Food Lifeline is the Young Professionals of Seattle (YPCSeattle) Q1, 2024 Impact Partner
Food Lifeline Hunger Solutions Headquarters in Seattle
Food insecurity and poverty are two of the most important issues affecting our community and go hand in hand. Poverty can cause food insecurity but food insecurity can also cause poverty. A person experiencing food insecurity has less energy for work, education, and other activities, which can lead to financial and housing instability as well as physical and mental health issues.
The USDA defines food insecurity as “limited to uncertain availability of nutritionally adequate and safe foods, or limited or uncertain ability to acquire acceptable foods in socially acceptable ways.” Food insecurity does not only mean access to any food, it can mean access to culturally appropriate food also.
The food insecurity rate in Washington State is 10%. Food insecurity can be temporary or long-lasting and is not equal across communities — 32% of Black, 26% of Latino, and 24% of Native American adults experience food insecurity compared to just 7% of white adults in Washington. And 1 in 7 children experience food insecurity. This is measured by collecting information from government assistance programs, food banks, food insecurity surveys, and food deserts.
Within Western Washington and the broader United States food insecurity is on the rise and is only enhanced when combined with the lasting impacts of inflation, high housing costs, societal inequities, and climate change. As a result, people are forced to make difficult choices between paying the bills and putting food on the table.
In 2023 alone, people seeking food assistance in Western Washington grew by 63% to more than 1.6 million. In the article “It now takes at least 6 figures for a family to get by in Seattle” reporter Danny Westneat states, “the Seattle area ranks as the place with the fastest growing prices in the United States…The cost of living is escalating faster here than anyplace else.” And most of this increase is due to three things – food, housing, and child care.
Volunteers sort food during a day of service
When you focus even more on the issue here in Washington, you see that 35% of people facing food insecurity make 185% of the federal poverty line, which makes them ineligible for public nutrition assistance programs like SNAP and WIC which are already inadequate to meet the needs of those who qualify.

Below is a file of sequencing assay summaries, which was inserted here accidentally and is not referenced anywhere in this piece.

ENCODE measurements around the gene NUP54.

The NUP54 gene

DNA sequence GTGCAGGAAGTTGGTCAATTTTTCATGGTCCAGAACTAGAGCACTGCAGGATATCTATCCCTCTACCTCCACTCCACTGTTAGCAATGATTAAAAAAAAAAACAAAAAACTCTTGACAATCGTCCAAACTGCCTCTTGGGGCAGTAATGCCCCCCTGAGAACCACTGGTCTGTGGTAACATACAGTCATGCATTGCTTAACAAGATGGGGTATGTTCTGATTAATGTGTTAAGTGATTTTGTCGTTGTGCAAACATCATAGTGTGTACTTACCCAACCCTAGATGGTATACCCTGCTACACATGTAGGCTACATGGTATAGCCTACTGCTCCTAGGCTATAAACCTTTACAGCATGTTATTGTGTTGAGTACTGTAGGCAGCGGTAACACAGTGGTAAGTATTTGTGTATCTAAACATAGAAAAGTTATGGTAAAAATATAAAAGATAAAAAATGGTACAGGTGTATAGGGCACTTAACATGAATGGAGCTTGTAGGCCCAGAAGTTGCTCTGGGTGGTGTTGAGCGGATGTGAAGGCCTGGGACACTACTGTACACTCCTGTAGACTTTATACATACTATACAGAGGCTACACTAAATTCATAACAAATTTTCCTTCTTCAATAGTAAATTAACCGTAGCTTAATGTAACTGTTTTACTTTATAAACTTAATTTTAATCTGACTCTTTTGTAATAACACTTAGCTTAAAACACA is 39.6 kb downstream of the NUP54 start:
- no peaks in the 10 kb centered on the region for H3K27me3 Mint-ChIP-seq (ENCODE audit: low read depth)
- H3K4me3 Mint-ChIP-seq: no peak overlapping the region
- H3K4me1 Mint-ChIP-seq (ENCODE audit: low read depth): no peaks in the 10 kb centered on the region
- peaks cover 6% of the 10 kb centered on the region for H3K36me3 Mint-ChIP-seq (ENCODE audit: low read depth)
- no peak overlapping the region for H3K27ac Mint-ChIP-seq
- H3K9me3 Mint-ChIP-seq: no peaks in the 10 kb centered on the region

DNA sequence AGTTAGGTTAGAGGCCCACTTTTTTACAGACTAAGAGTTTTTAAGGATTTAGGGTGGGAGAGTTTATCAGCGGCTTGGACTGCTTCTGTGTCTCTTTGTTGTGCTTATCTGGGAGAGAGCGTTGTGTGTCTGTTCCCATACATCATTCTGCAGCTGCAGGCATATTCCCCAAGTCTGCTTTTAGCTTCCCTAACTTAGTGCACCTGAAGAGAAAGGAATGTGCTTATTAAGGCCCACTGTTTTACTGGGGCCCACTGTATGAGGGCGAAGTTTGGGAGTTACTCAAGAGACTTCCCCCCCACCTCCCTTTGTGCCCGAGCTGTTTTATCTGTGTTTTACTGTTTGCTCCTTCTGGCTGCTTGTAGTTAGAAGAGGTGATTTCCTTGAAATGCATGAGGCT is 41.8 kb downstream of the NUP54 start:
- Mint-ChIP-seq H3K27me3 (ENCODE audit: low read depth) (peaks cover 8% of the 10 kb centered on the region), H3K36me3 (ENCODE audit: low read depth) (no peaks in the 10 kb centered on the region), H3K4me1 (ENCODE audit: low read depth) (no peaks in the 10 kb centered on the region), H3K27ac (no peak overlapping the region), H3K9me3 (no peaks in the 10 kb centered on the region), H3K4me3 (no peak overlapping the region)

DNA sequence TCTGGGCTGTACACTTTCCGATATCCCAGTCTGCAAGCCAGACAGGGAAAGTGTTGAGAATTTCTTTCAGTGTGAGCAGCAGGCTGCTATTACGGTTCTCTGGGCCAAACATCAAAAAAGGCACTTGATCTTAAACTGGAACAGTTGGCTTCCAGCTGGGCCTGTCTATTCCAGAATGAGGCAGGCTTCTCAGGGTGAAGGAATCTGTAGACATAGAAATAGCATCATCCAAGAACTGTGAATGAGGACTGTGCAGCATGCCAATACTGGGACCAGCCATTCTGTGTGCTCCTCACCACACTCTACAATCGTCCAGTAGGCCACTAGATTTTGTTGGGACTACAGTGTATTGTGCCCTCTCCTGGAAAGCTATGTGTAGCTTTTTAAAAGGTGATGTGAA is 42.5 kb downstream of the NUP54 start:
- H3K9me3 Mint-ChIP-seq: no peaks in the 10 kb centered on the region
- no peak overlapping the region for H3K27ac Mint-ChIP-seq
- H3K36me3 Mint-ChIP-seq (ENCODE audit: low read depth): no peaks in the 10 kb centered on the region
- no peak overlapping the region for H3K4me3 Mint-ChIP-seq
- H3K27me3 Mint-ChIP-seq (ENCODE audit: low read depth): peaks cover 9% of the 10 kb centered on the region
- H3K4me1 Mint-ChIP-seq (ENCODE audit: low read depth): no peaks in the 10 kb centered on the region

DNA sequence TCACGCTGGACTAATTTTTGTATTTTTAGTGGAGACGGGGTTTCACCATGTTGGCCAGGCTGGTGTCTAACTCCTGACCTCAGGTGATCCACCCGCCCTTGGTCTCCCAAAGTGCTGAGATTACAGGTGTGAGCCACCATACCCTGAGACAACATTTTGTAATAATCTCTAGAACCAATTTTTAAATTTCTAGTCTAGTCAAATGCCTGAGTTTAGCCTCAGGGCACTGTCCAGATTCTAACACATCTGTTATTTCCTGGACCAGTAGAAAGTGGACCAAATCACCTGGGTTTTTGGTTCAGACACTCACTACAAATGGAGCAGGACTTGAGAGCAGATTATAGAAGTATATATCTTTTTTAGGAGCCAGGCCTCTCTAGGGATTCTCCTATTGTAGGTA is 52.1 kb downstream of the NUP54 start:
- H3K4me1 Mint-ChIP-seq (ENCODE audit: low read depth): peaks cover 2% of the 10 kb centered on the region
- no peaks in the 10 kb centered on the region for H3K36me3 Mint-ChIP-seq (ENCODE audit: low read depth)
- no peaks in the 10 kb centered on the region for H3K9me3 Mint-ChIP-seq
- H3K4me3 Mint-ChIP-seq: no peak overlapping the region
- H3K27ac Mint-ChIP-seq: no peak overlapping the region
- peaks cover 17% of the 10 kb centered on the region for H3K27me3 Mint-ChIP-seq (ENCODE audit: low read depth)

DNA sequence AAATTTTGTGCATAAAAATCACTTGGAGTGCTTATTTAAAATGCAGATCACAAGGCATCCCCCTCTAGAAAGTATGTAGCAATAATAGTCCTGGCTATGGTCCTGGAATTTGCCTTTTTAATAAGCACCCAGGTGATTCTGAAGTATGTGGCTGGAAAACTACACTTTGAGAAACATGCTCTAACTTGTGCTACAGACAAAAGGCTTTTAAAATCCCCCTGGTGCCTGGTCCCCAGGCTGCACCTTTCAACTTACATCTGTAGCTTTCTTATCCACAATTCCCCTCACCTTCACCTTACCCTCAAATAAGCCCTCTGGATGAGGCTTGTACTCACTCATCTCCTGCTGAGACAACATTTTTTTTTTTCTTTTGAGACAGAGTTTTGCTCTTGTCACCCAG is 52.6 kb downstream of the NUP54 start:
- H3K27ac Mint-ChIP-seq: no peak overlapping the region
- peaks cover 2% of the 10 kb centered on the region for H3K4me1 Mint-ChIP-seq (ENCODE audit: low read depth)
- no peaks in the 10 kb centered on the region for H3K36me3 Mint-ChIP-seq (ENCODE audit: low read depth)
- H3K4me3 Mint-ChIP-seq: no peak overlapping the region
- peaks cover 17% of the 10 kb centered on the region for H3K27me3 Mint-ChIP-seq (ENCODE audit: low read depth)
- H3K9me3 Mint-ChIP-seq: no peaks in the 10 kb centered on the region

Food Lifeline is working to combat food insecurity and its causes, including poverty, racial inequity, and social injustice. They believe that access to food is a basic human right and that nobody deserves to be hungry. Food Lifeline provides nutritious food to 1.6 million people facing hunger by sourcing nutritious food from a variety of food industry partners. They distribute through a network of 296 food banks, shelters, and meal programs, enabling them to provide the equivalent of more than 233,457 meals every single day. They do this through advocacy efforts to shape local, state, and federal policy, by partnering with organizations that are addressing other causes of poverty, and through engagement and bundling food assistance with other community-based programs and services.
Food Lifeline works to solve hunger today through direct distribution, online ordering and pickup to partner agencies, and mobile food programs that deliver food to rural food banks, urban “food deserts” senior housing, and school food programs. They work on solving hunger for the future by investing in community-led hunger solutions, getting the right food to the right places, and building a movement to end hunger through advocacy.
“ It got to the point where I needed to pay other bills, but I also needed to figure out how to feed the family, so I came down here
Food Lifeline believes that people who have experienced or are currently living with food insecurity are truly experts in what it takes to end hunger and as a result work in partnership with community organizations and listen to people who are facing hunger on a daily basis. Angela, a Providence Regina House Food Bank client and volunteer is one of these voices. Angela comes to Food Lifeline to help keep food on the table for herself, her husband, and her teenage son. Even though her husband works full-time, the family struggles to afford the food they need to thrive. With rampant inflation and food costs rising nearly 30% in the past two years, shopping at traditional grocery stores has become a luxury they can’t afford.
Angela shares: “When I first came here, I was so ashamed. I felt so bad. And they made me feel welcome. They learned my name, and that made me feel so good. Rents started to go up a few years ago, money got a little tighter, and coming here was a way that I could help ease that burden on my family with what they provide here. At the grocery store, it’s now $600 for what you used to get for $300. It got to the point where I needed to pay other bills, but I also needed to figure out how to feed the family, so I came down here.”
We hope you can join us January - March, 2024 as we work with Food Lifeline to help people like Angela access food and not have to choose between putting food on the table and paying their rent and other bills, because access to food is a human right.